On June 15, 2022, the United States Supreme Court ruled 8-1 in favor of the employer in Viking River Cruises, Inc. v. Moriana, holding that Viking River was entitled to enforce its arbitration agreement and compel a former employee to arbitrate her claims for individual wage and hour violations brought under the California Labor Code Private Attorneys General Act (“PAGA”). The Court also held that once the former employee’s individual claims were subject to arbitration, she no longer had standing to pursue her PAGA representative action on behalf of other aggrieved employees, resulting in the dismissal of those claims.
Unfortunately, the Court did not go so far as to find that broad PAGA waivers as a whole are permissible or enforceable in all arbitration agreements, but the practical outcome of Viking River was the same. For now, the opinion opens the door for employers with valid arbitration agreements to compel arbitration of individual California Labor Code claims brought under PAGA, and to seek dismissal of any remaining representative PAGA claims brought on behalf of other employees. Notably, the ability to take advantage of the case will depend on whether the employer’s arbitration agreement is enforceable and contains language similar to that found persuasive by the Court in Viking River
PAGA, often referred to as the “Sue Your Boss” law, allows individual employees claiming at least one violation of the California Labor Code to bring suit as a proxy of the State of California (and on behalf of all other allegedly aggrieved employees) and recover penalties from their employers. These penalties are awarded per aggrieved employee, per pay period and, depending on the number of employees allegedly affected, may reach millions of dollars. PAGA also allows for the plaintiff employee’s recovery of attorney fees and litigation costs.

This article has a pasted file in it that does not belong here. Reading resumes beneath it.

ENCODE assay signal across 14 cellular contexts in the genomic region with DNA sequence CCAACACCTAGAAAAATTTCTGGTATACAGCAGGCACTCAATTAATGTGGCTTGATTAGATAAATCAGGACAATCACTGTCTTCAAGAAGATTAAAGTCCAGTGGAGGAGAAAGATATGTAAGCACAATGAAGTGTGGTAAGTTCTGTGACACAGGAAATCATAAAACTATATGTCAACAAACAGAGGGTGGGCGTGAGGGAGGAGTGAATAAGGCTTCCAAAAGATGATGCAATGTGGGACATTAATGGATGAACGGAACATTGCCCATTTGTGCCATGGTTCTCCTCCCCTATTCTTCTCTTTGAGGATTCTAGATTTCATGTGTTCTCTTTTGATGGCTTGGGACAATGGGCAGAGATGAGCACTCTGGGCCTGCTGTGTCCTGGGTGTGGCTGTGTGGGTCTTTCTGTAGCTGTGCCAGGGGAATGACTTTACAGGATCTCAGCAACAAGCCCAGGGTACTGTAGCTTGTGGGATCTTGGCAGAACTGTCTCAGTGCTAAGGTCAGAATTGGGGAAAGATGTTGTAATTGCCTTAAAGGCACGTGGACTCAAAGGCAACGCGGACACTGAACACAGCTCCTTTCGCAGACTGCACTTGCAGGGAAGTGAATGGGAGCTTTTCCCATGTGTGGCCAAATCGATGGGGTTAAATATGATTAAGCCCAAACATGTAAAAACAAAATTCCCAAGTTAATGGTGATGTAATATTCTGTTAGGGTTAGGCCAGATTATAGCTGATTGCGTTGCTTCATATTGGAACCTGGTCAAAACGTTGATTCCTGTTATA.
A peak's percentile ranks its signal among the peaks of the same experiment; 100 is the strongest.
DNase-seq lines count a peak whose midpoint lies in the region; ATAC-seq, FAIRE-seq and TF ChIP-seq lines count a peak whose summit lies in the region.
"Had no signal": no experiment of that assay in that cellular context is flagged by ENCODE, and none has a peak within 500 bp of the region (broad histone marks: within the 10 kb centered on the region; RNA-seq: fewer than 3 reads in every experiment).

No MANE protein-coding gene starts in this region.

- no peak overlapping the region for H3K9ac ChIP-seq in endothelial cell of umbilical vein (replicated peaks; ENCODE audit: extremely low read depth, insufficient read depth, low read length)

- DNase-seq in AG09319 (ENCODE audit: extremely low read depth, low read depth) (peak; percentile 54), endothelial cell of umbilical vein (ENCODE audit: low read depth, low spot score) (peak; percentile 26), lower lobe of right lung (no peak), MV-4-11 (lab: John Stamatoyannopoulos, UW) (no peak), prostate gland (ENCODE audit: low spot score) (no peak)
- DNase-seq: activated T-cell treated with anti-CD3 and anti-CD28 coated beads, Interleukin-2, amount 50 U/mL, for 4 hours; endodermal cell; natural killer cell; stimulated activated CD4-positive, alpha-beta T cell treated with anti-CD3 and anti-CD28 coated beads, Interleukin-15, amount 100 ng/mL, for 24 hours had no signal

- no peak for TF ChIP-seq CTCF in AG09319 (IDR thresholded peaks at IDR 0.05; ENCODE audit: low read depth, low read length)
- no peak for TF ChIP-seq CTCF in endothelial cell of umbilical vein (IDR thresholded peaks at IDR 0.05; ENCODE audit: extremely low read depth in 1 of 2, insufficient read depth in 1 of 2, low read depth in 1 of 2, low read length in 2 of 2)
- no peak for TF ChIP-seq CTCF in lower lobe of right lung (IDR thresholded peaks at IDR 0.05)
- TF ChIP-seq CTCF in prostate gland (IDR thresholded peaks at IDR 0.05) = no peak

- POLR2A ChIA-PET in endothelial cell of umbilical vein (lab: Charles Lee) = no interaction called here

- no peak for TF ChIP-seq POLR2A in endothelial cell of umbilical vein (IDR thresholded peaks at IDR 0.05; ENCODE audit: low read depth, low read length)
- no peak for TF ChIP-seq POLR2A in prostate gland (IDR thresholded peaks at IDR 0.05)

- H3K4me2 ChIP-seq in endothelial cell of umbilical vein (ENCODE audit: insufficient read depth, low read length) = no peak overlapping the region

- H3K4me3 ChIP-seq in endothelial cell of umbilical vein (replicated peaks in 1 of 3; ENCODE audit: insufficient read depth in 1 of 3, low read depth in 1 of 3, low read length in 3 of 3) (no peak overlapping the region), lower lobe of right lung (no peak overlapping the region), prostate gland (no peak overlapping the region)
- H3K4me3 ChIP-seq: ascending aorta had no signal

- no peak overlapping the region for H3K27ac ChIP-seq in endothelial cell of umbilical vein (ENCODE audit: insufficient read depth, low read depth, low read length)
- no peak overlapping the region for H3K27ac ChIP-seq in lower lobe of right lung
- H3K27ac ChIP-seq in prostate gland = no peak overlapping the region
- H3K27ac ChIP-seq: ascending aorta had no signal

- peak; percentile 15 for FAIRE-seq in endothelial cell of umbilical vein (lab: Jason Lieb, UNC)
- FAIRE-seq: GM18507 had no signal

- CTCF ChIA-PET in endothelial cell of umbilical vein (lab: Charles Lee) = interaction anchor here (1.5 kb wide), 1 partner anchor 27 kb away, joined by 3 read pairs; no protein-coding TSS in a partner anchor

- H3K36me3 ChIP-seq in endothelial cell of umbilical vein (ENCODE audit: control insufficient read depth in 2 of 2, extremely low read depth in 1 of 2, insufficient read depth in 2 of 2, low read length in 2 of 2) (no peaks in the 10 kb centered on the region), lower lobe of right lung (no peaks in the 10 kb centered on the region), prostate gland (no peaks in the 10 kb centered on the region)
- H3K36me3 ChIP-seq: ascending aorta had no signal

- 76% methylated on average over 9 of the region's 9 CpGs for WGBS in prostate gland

In 2014, the California Supreme Court held in Iskanian v. CLS Transportation Los Angeles that the right to bring a PAGA action could not be waived prospectively in an arbitration agreement. Subsequently, in Sakkab v. Luxottica Retail North America, Inc., the Ninth Circuit agreed with the California Supreme Court and held that the Federal Arbitration Act (“FAA”) did not preempt Iskanian’s holding, because the FAA preempts only those state laws that disfavor the enforcement of arbitration agreements, which would be contrary to the FAA’s purpose.
Since these cases, federal and California state courts have regularly held that Iskanian prevents employers from compelling arbitration of any aspect of PAGA claims. During the same time period, the California Supreme Court also denied several employers’ petitions for certiorari seeking clarity as to the FAA’s potential preemption of the Iskanian case.
In Viking River, the employee and Viking River entered into an arbitration agreement purporting to waive PAGA-type representative actions along with class actions. The agreement further provided that if all or any portion of the waiver was found to be invalid, those claims would be litigated in court. Thereafter, the employee filed wage and hour claims through PAGA, including representative claims against Viking River. Viking River moved to compel arbitration of the PAGA claims.
As expected, the California courts denied Viking River’s attempt to compel arbitration. The courts held that broad waivers of PAGA standing were contrary to California law and policy (as set forth in Iskanian) and stated that PAGA claims could not be split into “individual” claims that can be arbitrated and “representative” claims that cannot be arbitrated. Viking River continued to appeal and the case eventually made its way to the United States Supreme Court, resulting in the Court’s June 15, 2022 decision.